Saturday, February 1, 2014

Absolutely Everything is a Benefit

From The Heart of the Lotus Sutra, by Daisaku Ikeda. 

In suffering and joy, we can find meaning.

What does the wisdom of the true aspect of all phenomenon add to our lives? It gives us the power to skillfully use everything that happens to create value. 

Many things occur in the course of life. There are sufferings and joys, tailwinds and headwinds. All such phenomena provide opportunities for us to make the true aspect of the world of Buddhahood in our lives shine; we can use everything  that happens to expand our happiness. This is what it means to lead a life illuminated by the wisdom of the true aspect of all phenomena. 

Worth is not found in joy alone, nor is success the only valuable outcome. Suffering is the mother of realization, worries and failures, as long as we are not defeated by them, enable us to deepen our faith. Our sufferings become the raw material with which to build our happiness. This is the principle that earthly desires are enlightenment. Earthly desires, like other phenomenon, are themselves the true aspect. 

Fundamentally, for people with faith in the Gohonzon, everything that happens is a benefit. This is the difference between those who believe in the Mystic Law and those who don't.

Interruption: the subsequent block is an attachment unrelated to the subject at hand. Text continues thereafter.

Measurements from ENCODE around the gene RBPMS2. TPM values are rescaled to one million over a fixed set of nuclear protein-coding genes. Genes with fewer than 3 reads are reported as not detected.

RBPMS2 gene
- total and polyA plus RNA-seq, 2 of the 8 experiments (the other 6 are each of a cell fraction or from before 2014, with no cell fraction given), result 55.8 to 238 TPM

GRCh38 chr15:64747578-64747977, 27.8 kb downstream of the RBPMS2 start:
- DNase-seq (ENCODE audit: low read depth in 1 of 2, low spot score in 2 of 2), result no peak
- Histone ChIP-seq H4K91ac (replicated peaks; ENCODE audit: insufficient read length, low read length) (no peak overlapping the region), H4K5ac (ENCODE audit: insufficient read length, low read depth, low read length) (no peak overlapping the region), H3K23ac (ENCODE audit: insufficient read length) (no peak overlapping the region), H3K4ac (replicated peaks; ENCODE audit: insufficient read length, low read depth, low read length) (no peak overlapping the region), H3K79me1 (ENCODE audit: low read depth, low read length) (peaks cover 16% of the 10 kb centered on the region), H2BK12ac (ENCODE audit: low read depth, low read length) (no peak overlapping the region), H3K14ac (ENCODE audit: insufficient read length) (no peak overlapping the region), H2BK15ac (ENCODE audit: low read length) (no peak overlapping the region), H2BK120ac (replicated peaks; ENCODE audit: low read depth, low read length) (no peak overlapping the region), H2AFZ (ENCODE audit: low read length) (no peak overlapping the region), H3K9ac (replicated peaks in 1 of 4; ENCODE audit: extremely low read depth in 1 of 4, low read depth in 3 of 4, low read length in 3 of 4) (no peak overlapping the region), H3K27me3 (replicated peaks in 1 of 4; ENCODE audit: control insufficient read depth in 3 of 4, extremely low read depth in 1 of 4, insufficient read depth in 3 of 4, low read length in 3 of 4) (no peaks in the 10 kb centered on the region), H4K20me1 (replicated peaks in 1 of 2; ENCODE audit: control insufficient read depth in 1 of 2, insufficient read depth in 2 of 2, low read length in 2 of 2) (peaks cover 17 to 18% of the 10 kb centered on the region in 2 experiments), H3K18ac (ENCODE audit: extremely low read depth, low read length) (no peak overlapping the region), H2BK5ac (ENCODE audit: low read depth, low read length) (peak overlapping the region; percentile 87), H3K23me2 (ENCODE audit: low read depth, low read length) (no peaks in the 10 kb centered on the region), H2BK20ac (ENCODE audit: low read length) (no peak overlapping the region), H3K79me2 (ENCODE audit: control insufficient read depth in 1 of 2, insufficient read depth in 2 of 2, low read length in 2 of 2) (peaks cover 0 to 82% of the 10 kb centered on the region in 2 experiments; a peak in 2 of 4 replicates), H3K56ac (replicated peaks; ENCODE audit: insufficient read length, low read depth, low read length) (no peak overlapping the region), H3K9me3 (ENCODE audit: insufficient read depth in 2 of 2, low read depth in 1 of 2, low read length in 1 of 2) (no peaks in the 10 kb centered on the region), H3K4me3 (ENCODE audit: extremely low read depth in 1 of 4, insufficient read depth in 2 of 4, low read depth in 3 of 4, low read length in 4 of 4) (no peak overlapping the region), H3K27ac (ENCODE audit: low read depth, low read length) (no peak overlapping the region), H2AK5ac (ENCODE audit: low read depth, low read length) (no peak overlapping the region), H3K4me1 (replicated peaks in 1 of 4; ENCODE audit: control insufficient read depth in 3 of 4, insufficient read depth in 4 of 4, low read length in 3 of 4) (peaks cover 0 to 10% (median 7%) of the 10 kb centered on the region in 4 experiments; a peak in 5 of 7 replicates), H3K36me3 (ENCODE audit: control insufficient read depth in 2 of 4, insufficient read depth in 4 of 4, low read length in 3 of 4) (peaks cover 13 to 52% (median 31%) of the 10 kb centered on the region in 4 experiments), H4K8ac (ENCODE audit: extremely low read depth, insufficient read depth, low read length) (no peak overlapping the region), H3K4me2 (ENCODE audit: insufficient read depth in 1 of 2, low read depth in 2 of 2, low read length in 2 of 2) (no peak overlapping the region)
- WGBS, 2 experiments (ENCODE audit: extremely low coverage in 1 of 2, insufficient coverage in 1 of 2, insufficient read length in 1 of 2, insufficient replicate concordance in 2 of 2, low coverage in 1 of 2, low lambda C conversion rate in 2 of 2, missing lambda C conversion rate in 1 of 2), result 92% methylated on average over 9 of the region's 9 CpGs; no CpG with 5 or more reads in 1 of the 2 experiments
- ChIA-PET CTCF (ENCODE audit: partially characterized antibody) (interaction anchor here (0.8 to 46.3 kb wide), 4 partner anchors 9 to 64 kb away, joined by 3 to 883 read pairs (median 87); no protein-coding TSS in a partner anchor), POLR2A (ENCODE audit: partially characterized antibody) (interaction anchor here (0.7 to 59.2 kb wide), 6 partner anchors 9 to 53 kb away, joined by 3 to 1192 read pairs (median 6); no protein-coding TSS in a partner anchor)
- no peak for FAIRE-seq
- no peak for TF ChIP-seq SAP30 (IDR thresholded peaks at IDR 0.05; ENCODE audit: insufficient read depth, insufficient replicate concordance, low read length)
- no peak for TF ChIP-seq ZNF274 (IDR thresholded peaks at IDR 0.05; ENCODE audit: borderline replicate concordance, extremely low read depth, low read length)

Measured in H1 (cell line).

As a young man, I once asked President Toda what makes a person great. Smiling brightly, he replied: "It's having confidence. In life and in everything, it's confidence that counts. "There are many important things in life. Among all possible answers, Mr. Toda, without a moment's hesitation cited confidence. By this, he meant of course, great confidence in the Mystic law. 

"I will show victory in my life without fail." 
"I will help everyone definitely become happy."
"I will cause my workplace and my community to develop greatly."
"I will change the current of the times toward the emergence of a joyous society of humanism."
Those who possess confidence and who take unwavering action based on such confidence are great. 

Confidence is single-minded resolve. 
Confidence is courage. 
Confidence is hope. 
Confidence is inner latitude and mercy. 
As Nichikan indicated when he said, 
"Buddhahood means a strong mind of faith 
in the Lotus Sutra," 
confidence is itself the world of Buddhahood.

Although confidence and the world of Buddhahood are invisible to the eye, they are certain to become manifest in concrete form. This accords with the principle of the true aspect manifesting in all phenomena. Buddhism is not empty idealism. 

From The Heart of the Lotus Sutra by Daisaku Ikeda, page, 116 as quoted on the blog by Jamie Lee Silver

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